24.4 C
Tuesday, June 25, 2024

A Post-mortem on Navi Pillay’s visit : The diplomatic war is more dangerous and difficult than the military war

Udaya Gammanpila ( JHU)
The Jathika Hela Urumaya (JHU) warned about the adverse impacts of Navi Pillay’s visit very much before her arrival. We challenged her credibility exposing her controversial past, citing authentic sources. A diplomat told me that if we had made our exposures about her past before her appointment as the High Commissioner for Human Rights, she would have most probably lost this prestigious post. Our criticism was not limited to Navi Pillay. It was directed at the United Nations Human Rights Council (UNHRC) as well.

The UNHRC is an instrument used by the West to tame or punish weaker nations. The common belief is that it is fully funded by the United Nations as it is the human rights arm of the world organization. However, contrary to the common belief, almost two third of its budget is provided by Western nations. Interestingly, the USA and Norway, two nations which lead anti-Sri Lanka campaign, are the two leading donors to the UNHRC. Navi Pillay, the head of the UNHRC, is under obligation to please the West for her survival. In this backdrop, Sri Lanka must be insane to expect justice and fair play from the UNHRC.

Sri Lanka should have exposed the partisan conduct of Pillay and the notorious history of the UNHRC and refused to co-operate with either. Instead, Sri Lanka adopted a policy of running with the hare and hunting with the hounds, creating confusion among the nations which stood by Sri Lanka in its hour of need. Sri Lanka criticized the UNHRC and thereafter undertook to implement different recommendations made by the rights body. Similarly, Sri Lanka invited Madam Pillay to visit Sri Lanka after attacking her biased conduct, instead of challenging the credibility of the UNHRC and taking a non-co-operative stand as Israel did in the past.
The 24th Session of the UNHRC is presently underway in Geneva. Pillay is expected to make a speech about Sri Lanka during the latter part of the session. There is no doubt that she would attempt her best to taint a negative image of Sri Lanka in her speech. In the past, she made an attacking speech on Sri Lanka based on the Darusman Report. However, the acceptance of her speech was very low, as the Darusman Report itself was based on hearsays.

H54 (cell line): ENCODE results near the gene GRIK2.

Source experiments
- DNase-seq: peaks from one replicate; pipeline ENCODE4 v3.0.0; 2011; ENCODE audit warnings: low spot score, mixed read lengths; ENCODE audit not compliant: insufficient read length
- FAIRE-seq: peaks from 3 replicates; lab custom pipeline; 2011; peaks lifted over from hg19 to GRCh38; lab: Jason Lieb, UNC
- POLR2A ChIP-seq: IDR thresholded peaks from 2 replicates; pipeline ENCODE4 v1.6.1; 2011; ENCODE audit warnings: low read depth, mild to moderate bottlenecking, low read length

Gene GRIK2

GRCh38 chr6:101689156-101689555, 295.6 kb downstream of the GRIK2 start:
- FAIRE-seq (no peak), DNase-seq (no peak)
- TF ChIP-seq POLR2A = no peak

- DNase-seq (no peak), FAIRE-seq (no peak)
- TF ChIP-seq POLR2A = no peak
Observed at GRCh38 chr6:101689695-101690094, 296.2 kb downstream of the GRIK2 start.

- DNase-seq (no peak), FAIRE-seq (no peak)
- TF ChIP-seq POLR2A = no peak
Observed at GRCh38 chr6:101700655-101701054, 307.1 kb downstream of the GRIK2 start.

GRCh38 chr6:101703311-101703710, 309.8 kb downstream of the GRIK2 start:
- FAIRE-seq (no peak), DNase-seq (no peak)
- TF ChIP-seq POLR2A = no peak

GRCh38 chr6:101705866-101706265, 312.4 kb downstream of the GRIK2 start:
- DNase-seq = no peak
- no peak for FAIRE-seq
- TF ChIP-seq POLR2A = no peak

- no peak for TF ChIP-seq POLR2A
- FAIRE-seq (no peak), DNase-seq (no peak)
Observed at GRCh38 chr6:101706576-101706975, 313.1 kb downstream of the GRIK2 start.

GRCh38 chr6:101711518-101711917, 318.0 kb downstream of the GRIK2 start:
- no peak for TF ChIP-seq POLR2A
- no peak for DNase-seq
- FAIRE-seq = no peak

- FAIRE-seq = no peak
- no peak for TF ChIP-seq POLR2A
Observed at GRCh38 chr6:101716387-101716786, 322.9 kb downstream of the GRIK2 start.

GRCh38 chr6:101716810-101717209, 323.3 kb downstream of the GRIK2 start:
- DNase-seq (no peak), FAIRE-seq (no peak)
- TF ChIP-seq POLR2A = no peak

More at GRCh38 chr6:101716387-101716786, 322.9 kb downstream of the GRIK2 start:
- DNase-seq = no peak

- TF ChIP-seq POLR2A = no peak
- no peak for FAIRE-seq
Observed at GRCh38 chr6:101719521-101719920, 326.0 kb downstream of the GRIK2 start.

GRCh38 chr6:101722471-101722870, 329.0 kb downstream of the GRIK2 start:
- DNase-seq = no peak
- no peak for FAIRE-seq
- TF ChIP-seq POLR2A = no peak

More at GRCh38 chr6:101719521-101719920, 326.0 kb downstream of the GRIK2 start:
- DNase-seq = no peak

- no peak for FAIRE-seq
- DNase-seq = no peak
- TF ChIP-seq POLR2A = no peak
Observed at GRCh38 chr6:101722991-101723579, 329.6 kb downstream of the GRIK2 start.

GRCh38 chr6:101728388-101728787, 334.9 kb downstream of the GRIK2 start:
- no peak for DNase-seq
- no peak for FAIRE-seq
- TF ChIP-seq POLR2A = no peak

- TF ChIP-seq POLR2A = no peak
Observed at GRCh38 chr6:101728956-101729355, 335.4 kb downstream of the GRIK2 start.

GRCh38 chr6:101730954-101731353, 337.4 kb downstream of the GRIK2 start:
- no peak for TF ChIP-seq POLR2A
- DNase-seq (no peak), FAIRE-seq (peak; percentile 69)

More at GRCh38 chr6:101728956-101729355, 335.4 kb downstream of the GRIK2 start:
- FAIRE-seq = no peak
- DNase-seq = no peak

Pillay can speak with authority

Unlike previous sessions, Pillay can speak about Sri Lanka with authority since she recently visited the country, in what has been described as her longest official tour. She visited the North and East including the battlefields. She talked to the President, ministers, leader of opposition, political party leaders and top bureaucrats. She exchanged views with media, members of non government organizations and the general public. Hence, she has now credentials to make an acceptable speech about Sri Lanka. As such the danger posed by her to Sri Lanka’s image is very much higher than Channel 4.
Sri Lanka enjoyed the support of the majority of the international community soon after the end of the war. It began to slide with the adverse publicity given by international media, accusing the government of committing war crimes at the tail end of the war. The Tamil separatists began to lobby politicians and bureaucrats of western capitals with sympathetic stories about these alleged war crimes. The Darusman Report added fuel to this anti-Sri Lanka campaign. Nevertheless, Sri Lanka was able to survive in the international fora without much difficulty. However, Pillay’s speech at the 24th session would cause irreparable damage to Sri Lanka’s image, because of the suicidal invitation extended her to visit Sri Lanka.

Strategic blunders committed by Sri Lanka in international relations in the recent past clearly reflect its ignorance about the present trends in the global field and the influence wielded by Tamil separatists. Hence, it is worth exploring why Sri Lanka is in the limelight of Human Rights bodies.
Shifting of battle fields